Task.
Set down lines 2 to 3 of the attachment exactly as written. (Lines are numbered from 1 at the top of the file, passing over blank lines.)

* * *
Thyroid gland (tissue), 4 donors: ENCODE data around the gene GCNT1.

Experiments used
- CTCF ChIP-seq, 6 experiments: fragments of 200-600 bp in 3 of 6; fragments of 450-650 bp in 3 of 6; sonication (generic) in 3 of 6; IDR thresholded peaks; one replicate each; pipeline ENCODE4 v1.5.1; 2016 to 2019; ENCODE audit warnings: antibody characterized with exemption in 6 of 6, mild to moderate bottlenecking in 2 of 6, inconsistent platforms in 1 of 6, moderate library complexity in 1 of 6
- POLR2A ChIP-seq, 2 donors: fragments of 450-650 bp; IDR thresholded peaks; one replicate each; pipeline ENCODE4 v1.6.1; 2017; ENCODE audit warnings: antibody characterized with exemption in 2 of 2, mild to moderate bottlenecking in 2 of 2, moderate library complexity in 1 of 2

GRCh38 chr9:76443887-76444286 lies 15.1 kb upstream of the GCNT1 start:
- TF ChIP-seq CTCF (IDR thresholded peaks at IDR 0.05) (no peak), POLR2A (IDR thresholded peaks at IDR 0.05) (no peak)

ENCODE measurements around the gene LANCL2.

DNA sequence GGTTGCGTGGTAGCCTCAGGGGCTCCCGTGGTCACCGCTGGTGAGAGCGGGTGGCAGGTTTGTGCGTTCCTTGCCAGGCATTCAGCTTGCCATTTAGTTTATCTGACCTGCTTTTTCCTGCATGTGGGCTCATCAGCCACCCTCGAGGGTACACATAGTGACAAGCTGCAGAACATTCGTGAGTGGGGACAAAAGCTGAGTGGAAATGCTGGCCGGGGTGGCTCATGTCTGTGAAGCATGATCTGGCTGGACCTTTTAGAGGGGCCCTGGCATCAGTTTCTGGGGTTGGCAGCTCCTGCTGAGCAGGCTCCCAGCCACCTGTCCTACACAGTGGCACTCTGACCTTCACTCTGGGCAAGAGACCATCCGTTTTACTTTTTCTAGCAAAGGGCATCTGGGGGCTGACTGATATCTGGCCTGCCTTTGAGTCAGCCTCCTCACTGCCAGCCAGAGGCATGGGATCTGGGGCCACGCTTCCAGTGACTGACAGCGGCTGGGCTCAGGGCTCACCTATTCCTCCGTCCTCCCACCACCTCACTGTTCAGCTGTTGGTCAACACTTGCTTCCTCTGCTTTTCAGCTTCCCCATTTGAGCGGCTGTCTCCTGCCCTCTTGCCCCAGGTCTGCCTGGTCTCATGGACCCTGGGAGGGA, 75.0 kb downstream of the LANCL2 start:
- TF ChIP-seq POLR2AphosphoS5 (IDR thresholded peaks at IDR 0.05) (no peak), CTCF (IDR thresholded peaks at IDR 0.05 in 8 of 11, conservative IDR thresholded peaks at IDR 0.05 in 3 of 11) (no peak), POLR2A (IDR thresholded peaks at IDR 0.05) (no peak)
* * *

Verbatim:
Experiments used
- CTCF ChIP-seq, 6 experiments: fragments of 200-600 bp in 3 of 6; fragments of 450-650 bp in 3 of 6; sonication (generic) in 3 of 6; IDR thresholded peaks; one replicate each; pipeline ENCODE4 v1.5.1; 2016 to 2019; ENCODE audit warnings: antibody characterized with exemption in 6 of 6, mild to moderate bottlenecking in 2 of 6, inconsistent platforms in 1 of 6, moderate library complexity in 1 of 6